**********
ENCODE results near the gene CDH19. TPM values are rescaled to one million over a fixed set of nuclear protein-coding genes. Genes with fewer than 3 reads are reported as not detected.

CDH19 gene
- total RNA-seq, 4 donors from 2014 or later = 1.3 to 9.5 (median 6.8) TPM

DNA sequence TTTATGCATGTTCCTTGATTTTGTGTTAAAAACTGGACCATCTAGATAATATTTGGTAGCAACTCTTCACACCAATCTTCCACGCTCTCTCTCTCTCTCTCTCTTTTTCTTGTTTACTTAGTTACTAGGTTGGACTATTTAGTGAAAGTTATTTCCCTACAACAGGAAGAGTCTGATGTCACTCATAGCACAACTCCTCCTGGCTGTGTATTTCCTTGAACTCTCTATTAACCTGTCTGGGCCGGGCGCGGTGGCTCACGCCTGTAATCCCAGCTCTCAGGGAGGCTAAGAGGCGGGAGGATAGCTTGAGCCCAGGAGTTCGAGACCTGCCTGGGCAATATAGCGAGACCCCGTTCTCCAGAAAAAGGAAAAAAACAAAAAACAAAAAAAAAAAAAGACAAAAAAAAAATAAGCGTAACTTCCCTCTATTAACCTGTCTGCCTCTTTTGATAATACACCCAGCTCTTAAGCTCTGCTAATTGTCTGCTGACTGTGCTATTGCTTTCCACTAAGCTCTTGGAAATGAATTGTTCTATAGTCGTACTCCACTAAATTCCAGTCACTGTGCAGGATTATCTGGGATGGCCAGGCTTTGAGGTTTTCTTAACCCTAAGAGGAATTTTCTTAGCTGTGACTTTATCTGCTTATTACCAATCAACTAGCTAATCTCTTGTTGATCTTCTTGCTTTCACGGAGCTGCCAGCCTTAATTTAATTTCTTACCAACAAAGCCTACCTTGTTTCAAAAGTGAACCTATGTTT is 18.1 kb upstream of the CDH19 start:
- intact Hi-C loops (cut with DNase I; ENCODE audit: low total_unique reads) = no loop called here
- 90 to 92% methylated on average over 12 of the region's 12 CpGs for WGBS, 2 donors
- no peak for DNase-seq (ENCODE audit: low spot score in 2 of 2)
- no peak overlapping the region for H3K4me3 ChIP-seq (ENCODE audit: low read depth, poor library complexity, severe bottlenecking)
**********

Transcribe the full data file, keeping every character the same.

ENCODE results near the gene CDH19. TPM values are rescaled to one million over a fixed set of nuclear protein-coding genes. Genes with fewer than 3 reads are reported as not detected.

CDH19 gene
- total RNA-seq, 4 donors from 2014 or later = 1.3 to 9.5 (median 6.8) TPM

DNA sequence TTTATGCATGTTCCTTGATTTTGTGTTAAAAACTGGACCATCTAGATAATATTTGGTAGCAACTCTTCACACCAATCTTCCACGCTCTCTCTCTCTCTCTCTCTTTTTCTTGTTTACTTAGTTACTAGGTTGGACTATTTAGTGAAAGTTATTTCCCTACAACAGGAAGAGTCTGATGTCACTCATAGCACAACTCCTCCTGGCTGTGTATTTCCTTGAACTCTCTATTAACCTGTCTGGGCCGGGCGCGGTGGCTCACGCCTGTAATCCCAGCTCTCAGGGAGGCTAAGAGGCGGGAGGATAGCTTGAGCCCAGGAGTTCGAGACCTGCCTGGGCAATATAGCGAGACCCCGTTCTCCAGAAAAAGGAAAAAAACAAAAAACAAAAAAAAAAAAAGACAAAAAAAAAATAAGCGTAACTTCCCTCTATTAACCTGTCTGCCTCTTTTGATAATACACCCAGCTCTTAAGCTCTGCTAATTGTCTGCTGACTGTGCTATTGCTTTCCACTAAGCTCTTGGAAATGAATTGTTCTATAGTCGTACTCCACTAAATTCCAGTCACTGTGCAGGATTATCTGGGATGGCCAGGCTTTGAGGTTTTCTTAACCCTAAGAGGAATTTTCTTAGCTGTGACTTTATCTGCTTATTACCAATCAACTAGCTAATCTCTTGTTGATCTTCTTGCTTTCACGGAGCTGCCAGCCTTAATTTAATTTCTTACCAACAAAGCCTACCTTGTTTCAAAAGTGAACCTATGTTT is 18.1 kb upstream of the CDH19 start:
- intact Hi-C loops (cut with DNase I; ENCODE audit: low total_unique reads) = no loop called here
- 90 to 92% methylated on average over 12 of the region's 12 CpGs for WGBS, 2 donors
- no peak for DNase-seq (ENCODE audit: low spot score in 2 of 2)
- no peak overlapping the region for H3K4me3 ChIP-seq (ENCODE audit: low read depth, poor library complexity, severe bottlenecking)